SJR 21 - This constitutional amendment, if approved by the voters, would put a question on the ballot in the city of St. Louis asking whether the city charter should be amended to make the following changes:
• Reduce the number of wards to four and the number of aldermen to eight with one member elected by each ward and the other four to be elected by the City of St. Louis at large;
• Provide the mayor with the authority to appoint, with the advice and consent of the board of aldermen, the collector of revenue, license collector, recorder of deeds, sheriff, and treasurer;
• Establish a public safety commission to manage, control and conduct the department of public safety.
Elections for the board of aldermen would include one in which the residents of the odd-numbered wards elect a member for a term of two years and residents of the even-numbered wards elect a member for a term of four years. Also, four members of the board would be elected by the city at large with two serving for a term of two years and two serving for four years. It would be determined by lot which members elected at large would serve for two years. Upon the expiration of the terms of all the members of the board of aldermen, their successors would serve four-year terms.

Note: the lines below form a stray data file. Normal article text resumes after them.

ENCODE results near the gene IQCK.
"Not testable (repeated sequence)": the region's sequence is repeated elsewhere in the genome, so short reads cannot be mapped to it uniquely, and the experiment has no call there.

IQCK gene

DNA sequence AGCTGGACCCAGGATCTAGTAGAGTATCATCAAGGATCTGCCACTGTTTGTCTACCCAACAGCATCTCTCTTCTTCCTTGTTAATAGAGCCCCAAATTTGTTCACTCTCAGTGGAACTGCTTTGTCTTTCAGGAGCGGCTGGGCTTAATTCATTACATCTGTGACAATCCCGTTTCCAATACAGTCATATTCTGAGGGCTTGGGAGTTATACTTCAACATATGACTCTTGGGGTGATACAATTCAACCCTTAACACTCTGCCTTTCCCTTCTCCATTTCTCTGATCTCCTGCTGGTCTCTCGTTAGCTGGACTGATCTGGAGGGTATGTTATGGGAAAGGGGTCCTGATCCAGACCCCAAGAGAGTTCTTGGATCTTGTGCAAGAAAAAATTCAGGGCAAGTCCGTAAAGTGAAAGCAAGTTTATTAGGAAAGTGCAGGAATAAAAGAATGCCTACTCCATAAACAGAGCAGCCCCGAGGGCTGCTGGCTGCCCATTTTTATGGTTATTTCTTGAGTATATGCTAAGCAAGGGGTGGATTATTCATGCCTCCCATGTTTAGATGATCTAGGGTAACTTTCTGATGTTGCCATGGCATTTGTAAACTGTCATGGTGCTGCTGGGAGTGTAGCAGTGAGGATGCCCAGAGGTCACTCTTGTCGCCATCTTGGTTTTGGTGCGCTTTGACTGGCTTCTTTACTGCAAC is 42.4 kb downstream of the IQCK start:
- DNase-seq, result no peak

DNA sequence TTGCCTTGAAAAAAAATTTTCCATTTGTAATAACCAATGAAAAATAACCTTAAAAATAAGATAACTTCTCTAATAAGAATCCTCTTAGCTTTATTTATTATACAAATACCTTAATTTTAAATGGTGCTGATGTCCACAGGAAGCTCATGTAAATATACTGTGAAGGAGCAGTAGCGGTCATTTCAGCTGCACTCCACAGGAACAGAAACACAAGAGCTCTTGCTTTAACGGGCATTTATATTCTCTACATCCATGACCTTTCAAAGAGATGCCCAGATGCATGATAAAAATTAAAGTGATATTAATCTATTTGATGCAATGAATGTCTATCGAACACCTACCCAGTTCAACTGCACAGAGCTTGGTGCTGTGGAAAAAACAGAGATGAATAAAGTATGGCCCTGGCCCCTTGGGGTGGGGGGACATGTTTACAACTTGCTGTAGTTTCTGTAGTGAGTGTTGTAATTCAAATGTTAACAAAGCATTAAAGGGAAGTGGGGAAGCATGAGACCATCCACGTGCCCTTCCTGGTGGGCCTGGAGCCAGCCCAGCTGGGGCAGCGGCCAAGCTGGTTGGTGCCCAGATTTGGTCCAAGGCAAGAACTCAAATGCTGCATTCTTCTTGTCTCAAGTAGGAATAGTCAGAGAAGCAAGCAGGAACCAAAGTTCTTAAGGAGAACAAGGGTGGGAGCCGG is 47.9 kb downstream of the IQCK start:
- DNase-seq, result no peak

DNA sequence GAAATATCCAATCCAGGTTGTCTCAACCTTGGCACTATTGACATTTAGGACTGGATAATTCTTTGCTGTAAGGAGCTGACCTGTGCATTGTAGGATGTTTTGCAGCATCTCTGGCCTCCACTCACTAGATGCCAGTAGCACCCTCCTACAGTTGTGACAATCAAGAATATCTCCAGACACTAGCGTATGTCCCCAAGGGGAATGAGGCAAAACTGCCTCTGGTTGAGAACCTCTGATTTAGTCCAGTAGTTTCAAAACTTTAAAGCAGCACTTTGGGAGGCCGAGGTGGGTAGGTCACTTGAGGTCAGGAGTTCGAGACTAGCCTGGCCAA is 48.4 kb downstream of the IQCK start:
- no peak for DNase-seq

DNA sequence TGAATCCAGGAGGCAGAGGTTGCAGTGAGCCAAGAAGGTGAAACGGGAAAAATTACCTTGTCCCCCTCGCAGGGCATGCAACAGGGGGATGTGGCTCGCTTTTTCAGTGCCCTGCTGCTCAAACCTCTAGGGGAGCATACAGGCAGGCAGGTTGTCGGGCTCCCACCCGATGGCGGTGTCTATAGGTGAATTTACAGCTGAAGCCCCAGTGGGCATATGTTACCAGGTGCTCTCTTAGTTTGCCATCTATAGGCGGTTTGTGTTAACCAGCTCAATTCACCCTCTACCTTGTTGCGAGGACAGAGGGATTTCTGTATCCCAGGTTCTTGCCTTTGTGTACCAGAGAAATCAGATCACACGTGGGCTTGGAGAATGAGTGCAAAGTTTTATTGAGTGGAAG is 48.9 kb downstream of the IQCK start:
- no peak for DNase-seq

The public safety commission would include six members appointed by the mayor with the advice and consent of the board of aldermen. The commissioners would serve staggered six-year terms and be removable for cause. Each member must be a city resident for at least one year, no member could be an employee of the city or a contractor with the city, and no more than three members could be affiliated with the same political party.
If a majority of St. Louis city residents vote in favor of the question, the board of aldermen would have eight years to reduce its membership to eight and its wards to four. The charter amendments would take effect when such reductions have taken place. Such amendments could be changed the same way other provisions within the charter may be changed. Voters in St. Louis could not be asked the question more than once under the authority of the constitutional amendment.